Singh said if the Pakistani leadership shows ‘courage, determination and statesmanship to take the high road to peace, India will meet it more than half the way.’ He added that he has ‘spoken before also about my vision of a cooperative sub-continent and the vital interest people of the sub-continent have in peace. For this, we must try again to make peace with Pakistan,’ the Press Trust of India quoted him as saying.
Earlier in Russia, Mr Mehmood Qureshi and Indian Foreign Secretary Shiv Shankar Menon and National Security Adviser N.K Naraynan joined the two leaders for a photo session.
Mr Qureshi replied in the negative when asked if the engagement between the two foreign secretaries was part of the composite dialogue process, but said, ‘it is a positive step forward.’
He termed the meeting between the two leaders a ‘positive development’ and said ‘the only sensible course was to talk to each other’. He said the people of South Asia wanted peace, security and development and wanted the two nations to live in harmony.
The Foreign Office in a statement issued after the talks said ‘the two leaders among other things discussed the question of resumption of the composite dialogue. Pakistan believes that the resumption of composite dialogue, and addressing seriously and with sincerity, a range of issues, is the only way forward.’ Asked if Pakistan would raise the water dispute with India, the foreign minister said that all contentious issues could be raised when the talk process began.
‘The president reiterated the desire of the government of Pakistan to cooperate with India in bringing the perpetrators of the Mumbai attacks to justice. It is imperative that the Pakistan-India joint anti-terrorism mechanism be re-activated.’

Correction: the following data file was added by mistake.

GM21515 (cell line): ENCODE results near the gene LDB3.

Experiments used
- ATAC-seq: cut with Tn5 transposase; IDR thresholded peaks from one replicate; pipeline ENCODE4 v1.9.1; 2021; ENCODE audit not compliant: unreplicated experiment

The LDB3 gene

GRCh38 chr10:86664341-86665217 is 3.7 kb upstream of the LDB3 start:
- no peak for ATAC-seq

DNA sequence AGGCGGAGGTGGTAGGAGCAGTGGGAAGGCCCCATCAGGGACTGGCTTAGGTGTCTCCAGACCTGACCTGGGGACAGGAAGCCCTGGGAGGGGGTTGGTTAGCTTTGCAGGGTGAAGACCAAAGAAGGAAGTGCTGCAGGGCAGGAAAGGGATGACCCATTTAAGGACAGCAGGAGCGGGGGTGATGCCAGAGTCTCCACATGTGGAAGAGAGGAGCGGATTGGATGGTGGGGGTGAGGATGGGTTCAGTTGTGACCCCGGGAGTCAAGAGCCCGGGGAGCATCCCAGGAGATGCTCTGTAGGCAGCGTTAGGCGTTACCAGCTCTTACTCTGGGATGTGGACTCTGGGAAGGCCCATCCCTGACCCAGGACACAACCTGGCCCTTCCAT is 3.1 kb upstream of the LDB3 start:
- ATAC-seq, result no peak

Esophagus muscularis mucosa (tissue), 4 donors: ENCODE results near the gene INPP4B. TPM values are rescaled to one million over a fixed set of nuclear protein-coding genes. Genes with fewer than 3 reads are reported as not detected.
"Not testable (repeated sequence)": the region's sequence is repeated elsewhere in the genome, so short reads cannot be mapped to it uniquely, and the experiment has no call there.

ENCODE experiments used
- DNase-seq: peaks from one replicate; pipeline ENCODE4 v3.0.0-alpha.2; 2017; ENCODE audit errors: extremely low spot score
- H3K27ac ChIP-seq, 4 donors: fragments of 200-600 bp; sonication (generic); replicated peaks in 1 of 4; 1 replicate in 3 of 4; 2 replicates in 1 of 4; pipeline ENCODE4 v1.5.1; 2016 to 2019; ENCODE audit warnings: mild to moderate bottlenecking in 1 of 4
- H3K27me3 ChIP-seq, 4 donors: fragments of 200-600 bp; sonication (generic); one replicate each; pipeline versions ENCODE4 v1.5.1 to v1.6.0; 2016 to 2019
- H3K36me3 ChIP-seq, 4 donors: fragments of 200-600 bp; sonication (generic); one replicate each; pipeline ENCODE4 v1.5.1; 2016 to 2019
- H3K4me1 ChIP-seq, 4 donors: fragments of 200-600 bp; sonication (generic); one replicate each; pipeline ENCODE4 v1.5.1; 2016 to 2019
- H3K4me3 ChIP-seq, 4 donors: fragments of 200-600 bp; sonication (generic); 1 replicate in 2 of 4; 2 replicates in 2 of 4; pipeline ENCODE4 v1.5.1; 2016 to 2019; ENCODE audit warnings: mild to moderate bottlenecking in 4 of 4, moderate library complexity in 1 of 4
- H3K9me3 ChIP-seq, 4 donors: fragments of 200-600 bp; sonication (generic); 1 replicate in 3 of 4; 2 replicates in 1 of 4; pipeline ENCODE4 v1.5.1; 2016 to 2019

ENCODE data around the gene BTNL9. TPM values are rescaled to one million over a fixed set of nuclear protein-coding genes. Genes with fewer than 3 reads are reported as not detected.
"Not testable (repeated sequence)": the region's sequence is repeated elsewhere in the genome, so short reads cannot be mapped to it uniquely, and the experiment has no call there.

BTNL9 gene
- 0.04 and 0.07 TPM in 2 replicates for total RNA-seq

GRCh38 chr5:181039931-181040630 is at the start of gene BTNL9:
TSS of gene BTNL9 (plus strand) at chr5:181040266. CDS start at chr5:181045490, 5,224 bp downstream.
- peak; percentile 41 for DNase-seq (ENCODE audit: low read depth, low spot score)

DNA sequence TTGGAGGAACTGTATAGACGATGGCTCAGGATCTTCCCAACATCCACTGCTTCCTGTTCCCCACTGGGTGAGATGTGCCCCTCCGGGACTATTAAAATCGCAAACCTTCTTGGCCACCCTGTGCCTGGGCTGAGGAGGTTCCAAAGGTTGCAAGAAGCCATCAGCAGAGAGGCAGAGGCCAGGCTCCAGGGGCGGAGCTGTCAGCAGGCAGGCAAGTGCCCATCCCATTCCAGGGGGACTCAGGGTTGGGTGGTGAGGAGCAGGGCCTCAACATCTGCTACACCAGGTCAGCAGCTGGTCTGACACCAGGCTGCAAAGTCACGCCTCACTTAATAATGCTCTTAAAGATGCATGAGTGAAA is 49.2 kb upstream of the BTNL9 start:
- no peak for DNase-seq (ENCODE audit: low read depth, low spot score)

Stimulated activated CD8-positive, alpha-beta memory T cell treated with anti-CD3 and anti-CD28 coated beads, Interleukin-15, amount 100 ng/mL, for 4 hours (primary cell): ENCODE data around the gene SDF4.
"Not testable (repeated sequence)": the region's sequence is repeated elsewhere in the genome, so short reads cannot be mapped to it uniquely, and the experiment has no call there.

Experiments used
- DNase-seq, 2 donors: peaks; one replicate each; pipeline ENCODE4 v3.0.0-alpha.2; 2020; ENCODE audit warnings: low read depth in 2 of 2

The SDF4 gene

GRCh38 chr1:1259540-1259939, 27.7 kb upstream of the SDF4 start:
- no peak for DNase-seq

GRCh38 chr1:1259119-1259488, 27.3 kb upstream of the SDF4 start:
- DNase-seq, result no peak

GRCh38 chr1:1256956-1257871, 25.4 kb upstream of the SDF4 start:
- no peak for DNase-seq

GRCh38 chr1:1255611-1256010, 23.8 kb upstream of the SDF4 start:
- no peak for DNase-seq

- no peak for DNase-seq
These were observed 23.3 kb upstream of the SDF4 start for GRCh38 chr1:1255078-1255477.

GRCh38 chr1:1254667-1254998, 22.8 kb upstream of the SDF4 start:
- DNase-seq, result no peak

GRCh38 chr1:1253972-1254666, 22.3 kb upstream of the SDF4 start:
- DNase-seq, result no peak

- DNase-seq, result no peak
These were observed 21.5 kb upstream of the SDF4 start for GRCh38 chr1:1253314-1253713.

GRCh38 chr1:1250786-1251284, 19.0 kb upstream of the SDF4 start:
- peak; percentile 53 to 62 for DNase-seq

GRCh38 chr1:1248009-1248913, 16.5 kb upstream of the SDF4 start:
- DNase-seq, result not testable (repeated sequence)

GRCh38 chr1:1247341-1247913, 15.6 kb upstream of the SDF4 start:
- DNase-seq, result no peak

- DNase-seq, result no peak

The president expressed the hope that Pakistan’s relations with India would enter a new era and the existing outstanding issues and disputes, including Jammu and Kashmir, would be resolved. The statement said that Pakistan remained committed to friendly and good neighbourly relations with India.
‘My mandate is to tell you that Pakistani territory should not be used for terrorism against India,’ the Press Trust of India quoted Prime Minister Singh as telling President Zardari.
It said that after Mr Singh’s comments Mr Zardari immediately asked journalists to be escorted from the room so the meeting could be continued in private.
PTI reported that Mr Singh was also understood to have conveyed India’s ‘unhappiness’ over Pakistani inaction against terrorism aimed at India. Mr Singh also expressed disappointment over the release of Jamaatud Dawa chief Hafiz Mohammad Saeed suspected by India of being among the masterminds of the Mumbai attacks.
The two countries have already completed four rounds of the composite dialogue, but the fifth round was halted by India after the Mumbai attacks in November last year.
President Zardari and Prime Minister Singh were in Russia to attend as observers the summit of SCO that groups China, Kazakhstan, Kyrgyzstan, Russia, Tajikistan and Uzbekistan. The two leaders last met in Sept 2008 on the sidelines of the UN General Assembly session in New York.—Agencies
PM’s wishlist: Peace with Pak, end of terrorism
Posted: Wednesday, Jun 17, 2009 at 1608 hrs IST| www.indianexpress.com
On Board Prime Minister’s Special Aircraft:Prime Minister Manmohan Singh said on Wednesday that India wanted to try again to make peace with Pakistan but Islamabad should take “strong and effective” actions to end terrorism against his country like it has done with regard to Taliban.
A day after he met Pakistan President Asif Ali Zardari in Yekaterinburg, Singh said if the Pakistani leadership shows “courage, determination and statesmanship to take the high road to peace, India will meet it more than half the way”.
Singh said Zardari had told him that he was sincere in fighting terrorism but he talked about difficulties his government is facing in tackling the menace and sought “some time” in this regard.
“I have spoken before also about my vision of a cooperative sub-continent and the vital interest people of the sub-continent have in peace. For this, we must try again to make peace with Pakistan. But for this regard.
“I have spoken before also about my vision of a cooperative sub-continent and the vital interest people of the sub-continent have in peace. For this, we must try again to make peace with Pakistan. But for this, it is essential that strong and effective steps are taken by Pakistan against the enemies of peace,” Singh told journalists accompanying him on his way back after attending two multilateral summits.